An aurora happens when energetic electrically charged particles, like electrons, collide with atoms of gas as they accelerate along the Earth’s magnetic field lines in the upper atmosphere.
Those collisions cause the atoms to give off light. Auroras are a lot like neon signs, except that the conducting gas is in the Earth’s ionosphere instead of inside a glass tube.
Frequently Asked Questions about Auroras
If you don’t find your answer here, you might try the FAQ at Poker Flat, or the Asahi Aurora Classroom. For even more in-depth information, I recommend David Stern’s educational files. A very nice and in-depth website with lots of animations is the COMET program at HAO (free, but registration is required). A good book (it’s hard to put web pages on a shelf…) that I recommend is “The Aurora Watcher’s Handbook” by Neil Davis.
Links to real-time geophysical data that are related to the aurora and aurora forecast can be found at University of Alaska Fairbanks. Links to websites with auroral photography and information are NASA, Aurora Service EU, Alaska Photographics, more links here, Michigan Tech & at Aurora Notify.
A luminous atmospheric phenomenon appearing as streamers or bands of light sometimes visible in the night sky in northern or southern regions of the earth. It is thought to be caused by charged particles from the sun entering the earth’s magnetic field and stimulating molecules in the atmosphere.
One thing is the air we breathe, our atmosphere. It is really a mixture of several gasses, mostly nitrogen and oxygen, with traces of hydrogen, helium and various compounds.
A Field of Earth
Another thing we can’t see is a magnetic field that surrounds the Earth. If you’ve ever played with a bar magnet and iron filings you’ve seen the curved patterns the filings form in the magnetic field. The next picture shows how the magnetic field around the earth’s core is like the field of a bar magnet.
This wind is always pushing on the Earth’s magnetic field, changing its shape. You change the shape of a soap bubble in a similar way when you blow on its surface. We call this compressed field around the earth the magnetosphere. The Earth’s field is compressed on the day side, where the solar wind flows over it. It is also stretched into a long tail like the wake of a ship, which is called the magnetotail, and points away from the Sun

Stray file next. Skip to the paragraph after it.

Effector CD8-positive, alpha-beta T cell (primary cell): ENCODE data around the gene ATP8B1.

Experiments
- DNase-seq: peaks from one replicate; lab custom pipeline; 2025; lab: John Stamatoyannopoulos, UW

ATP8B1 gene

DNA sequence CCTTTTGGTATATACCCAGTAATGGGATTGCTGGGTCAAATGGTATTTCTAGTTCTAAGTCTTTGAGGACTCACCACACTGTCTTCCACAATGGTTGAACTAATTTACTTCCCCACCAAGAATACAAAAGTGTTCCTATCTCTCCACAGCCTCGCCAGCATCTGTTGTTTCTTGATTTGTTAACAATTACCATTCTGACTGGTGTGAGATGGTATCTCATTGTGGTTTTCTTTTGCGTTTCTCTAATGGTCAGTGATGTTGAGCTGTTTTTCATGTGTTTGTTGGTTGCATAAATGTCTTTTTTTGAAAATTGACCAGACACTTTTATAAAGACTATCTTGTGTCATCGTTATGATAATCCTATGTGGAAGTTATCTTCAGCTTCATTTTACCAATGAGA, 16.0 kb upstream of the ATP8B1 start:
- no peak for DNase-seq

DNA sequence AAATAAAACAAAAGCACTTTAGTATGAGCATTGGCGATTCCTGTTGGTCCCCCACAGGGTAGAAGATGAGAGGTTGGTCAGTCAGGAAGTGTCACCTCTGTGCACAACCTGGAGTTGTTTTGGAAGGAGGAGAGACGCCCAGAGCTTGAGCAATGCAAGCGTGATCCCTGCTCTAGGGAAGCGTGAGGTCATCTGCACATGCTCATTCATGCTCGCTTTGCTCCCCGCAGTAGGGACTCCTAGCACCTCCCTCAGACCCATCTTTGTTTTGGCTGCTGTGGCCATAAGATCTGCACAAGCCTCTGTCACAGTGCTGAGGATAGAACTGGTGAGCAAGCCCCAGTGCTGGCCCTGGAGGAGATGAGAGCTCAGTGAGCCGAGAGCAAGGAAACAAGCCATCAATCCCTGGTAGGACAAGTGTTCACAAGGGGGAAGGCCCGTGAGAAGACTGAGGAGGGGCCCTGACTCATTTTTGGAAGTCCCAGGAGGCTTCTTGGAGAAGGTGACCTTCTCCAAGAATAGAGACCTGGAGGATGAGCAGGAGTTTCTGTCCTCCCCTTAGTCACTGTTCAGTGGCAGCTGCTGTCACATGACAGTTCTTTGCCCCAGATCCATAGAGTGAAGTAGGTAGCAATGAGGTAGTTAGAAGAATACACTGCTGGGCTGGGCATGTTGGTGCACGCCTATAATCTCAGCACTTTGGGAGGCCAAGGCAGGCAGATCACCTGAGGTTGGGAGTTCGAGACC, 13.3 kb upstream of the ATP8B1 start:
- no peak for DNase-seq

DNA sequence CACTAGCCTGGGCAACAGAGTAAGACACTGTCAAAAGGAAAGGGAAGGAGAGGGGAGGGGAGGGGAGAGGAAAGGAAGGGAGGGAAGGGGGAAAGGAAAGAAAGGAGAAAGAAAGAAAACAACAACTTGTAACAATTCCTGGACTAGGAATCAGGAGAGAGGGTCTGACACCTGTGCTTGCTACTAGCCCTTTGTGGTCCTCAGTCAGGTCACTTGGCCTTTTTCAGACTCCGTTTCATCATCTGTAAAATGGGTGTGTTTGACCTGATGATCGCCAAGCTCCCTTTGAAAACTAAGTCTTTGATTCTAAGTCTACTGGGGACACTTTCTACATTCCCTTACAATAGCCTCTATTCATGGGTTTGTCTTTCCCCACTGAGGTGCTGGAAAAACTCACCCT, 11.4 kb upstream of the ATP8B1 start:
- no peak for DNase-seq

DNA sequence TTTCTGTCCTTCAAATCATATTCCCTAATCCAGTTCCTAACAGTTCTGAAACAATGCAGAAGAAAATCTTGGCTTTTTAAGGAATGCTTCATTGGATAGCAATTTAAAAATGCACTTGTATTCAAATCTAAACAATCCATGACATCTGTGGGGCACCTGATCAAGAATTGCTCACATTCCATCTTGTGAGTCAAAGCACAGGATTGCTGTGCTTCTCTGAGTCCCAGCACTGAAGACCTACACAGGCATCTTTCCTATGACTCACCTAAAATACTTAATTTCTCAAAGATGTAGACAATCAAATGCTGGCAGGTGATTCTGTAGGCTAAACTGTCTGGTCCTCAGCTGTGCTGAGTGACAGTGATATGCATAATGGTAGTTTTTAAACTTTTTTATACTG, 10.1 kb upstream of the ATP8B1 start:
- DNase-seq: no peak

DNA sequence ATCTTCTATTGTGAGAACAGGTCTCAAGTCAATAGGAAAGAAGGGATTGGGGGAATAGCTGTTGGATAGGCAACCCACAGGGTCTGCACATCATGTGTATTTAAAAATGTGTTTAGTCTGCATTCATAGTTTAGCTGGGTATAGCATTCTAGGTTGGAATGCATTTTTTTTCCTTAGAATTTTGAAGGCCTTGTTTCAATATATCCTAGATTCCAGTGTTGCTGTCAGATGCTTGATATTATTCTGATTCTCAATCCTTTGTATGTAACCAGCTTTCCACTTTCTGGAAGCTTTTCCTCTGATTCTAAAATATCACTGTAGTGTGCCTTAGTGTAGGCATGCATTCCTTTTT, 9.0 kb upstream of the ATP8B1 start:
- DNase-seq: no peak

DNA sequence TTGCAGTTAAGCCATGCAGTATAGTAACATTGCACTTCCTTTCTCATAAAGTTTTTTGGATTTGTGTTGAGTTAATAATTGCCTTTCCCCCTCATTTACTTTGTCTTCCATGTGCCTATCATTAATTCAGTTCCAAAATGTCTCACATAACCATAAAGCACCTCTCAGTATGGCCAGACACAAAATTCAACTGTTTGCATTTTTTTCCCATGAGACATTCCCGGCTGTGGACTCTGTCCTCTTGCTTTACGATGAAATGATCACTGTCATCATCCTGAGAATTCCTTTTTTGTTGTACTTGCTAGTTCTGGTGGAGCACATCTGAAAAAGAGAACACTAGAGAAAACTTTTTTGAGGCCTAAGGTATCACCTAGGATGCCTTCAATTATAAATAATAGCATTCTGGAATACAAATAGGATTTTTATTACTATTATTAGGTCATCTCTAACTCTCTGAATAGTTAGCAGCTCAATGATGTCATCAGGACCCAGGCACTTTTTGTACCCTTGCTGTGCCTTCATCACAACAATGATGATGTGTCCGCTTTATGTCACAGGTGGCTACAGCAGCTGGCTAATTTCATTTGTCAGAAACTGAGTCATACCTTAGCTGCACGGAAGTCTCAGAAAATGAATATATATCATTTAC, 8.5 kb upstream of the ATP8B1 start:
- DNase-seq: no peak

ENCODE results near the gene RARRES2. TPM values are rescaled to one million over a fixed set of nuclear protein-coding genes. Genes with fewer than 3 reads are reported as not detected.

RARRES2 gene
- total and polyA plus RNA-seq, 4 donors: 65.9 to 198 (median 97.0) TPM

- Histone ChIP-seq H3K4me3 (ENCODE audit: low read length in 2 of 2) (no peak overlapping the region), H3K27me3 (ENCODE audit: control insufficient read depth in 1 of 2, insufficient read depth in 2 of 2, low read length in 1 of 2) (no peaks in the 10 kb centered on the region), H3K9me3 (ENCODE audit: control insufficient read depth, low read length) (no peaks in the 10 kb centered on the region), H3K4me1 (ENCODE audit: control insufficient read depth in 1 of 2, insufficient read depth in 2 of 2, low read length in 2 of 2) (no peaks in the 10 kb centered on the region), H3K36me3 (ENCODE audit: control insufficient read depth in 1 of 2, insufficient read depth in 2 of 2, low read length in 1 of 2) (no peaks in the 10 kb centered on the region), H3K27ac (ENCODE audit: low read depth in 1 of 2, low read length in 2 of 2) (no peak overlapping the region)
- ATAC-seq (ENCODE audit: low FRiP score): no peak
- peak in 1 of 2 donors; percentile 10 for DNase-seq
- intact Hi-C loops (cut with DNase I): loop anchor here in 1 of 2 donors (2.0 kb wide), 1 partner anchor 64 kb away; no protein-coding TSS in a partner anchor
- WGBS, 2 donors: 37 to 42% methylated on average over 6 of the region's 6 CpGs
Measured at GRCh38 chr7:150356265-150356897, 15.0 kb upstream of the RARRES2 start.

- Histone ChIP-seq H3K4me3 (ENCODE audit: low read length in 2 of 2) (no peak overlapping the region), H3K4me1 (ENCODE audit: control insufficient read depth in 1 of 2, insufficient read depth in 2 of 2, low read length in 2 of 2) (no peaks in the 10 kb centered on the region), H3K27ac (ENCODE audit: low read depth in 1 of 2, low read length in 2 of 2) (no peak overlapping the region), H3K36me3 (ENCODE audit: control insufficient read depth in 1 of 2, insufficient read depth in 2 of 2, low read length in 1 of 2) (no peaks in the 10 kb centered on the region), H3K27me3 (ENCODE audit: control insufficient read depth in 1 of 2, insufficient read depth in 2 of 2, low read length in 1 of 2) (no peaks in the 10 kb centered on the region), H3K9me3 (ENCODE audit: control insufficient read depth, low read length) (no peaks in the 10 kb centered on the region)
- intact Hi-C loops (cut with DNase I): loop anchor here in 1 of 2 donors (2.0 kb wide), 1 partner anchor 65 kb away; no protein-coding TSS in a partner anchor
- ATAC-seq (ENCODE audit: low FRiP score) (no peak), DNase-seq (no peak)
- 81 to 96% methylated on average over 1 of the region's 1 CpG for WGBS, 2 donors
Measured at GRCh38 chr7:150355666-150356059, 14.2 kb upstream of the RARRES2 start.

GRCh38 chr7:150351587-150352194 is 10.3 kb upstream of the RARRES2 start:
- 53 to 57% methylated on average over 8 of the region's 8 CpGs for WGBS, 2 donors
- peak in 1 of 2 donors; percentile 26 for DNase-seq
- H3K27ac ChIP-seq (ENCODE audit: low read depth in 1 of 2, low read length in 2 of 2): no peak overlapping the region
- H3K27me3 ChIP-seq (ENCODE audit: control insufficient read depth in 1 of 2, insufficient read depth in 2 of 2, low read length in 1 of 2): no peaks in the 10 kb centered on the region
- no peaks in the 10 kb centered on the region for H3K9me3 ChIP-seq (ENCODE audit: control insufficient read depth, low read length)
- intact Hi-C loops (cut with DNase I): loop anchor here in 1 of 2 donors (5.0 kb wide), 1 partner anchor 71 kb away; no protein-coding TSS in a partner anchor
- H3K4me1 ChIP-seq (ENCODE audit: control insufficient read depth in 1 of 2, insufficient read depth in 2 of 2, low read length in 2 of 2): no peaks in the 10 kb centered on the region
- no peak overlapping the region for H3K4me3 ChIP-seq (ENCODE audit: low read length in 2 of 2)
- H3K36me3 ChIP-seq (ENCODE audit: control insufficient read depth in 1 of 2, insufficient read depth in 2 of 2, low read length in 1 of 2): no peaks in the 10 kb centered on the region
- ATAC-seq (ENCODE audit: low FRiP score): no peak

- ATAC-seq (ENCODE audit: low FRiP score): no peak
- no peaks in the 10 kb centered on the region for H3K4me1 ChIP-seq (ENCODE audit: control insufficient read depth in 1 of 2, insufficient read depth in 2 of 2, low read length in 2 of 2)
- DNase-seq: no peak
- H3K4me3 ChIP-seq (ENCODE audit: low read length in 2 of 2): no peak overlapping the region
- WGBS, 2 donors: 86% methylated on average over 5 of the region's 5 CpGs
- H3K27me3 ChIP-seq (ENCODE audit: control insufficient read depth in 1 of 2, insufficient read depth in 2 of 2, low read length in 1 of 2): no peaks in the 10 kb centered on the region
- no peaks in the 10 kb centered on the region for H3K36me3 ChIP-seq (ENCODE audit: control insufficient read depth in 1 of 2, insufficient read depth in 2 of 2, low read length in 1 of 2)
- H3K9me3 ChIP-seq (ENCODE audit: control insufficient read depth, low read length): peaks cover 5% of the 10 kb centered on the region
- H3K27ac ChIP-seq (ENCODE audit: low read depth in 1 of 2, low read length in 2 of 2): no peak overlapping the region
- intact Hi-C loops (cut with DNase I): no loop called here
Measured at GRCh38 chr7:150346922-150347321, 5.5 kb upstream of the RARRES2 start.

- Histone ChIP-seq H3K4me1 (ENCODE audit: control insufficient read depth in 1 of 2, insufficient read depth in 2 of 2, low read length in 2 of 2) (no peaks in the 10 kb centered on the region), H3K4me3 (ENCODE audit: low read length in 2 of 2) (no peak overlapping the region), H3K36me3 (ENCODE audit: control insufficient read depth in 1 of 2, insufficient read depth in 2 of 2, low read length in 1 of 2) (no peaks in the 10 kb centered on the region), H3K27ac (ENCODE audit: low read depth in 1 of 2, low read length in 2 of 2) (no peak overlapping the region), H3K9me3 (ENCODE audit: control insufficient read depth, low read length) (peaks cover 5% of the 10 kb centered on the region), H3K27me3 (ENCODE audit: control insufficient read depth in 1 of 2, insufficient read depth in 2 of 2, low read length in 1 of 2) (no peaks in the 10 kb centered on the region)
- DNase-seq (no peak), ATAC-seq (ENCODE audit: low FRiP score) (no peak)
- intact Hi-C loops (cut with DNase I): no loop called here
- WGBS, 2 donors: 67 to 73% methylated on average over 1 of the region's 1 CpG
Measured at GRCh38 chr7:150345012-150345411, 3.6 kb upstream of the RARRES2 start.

Squeezing the Earth’s magnetic field takes energy, just the way it takes energy to compress a balloon with air in it. The whole process is still not fully understood, but energy from the solar wind is constantly building up in the magnetosphere, and this energy is what powers Auroras: (a full story)
Can I see them anywhere?
Yes. Although more frequent at higher latitudes, closer to the poles (such as in Canada, Alaska, Antarctica), they have been seen closer to the equator as far south as Mexico. To view them, look in the direction of the closest pole (the northern horizon in the northern hemisphere, the southern horizon in the southern hemisphere).
Can I see them at any time of the year?
Yes. In some areas, such as Alaska or Greenland, they may be visible most nights of the year. And they occur at any time of the day, but we can’t see them with the naked eye unless it’s dark.
What causes the colors and patterns?
Colors and patterns are from the types of ions or atoms being energized as they collide with the atmosphere and are affected by lines of magnetic force. Displays may take many forms, including rippling curtains, pulsating globs, traveling pulses, or steady glows. Altitude affects the colors. Blue violet/reds occur below 60 miles (100 km), with bright green strongest between 60-150 miles (100-240 km). Above 150 miles (240 km) ruby reds appear.
Read More on the Actual Look of Auroras without photography enhancement; ie: usually milky white or even grey.
- A wonderful Arctic Website (Aqua Firma)
- Aurora lecture on channel 15 (auroranotify.com)
- Aurora Hunter (Website and Knowledge base)
- Unfurled aurora (blogs.discovermagazine.com)
- Aurora (Wikipedia)
- Aurora Pictures: Best Fall Photos of Northern Lights (news.nationalgeographic.com)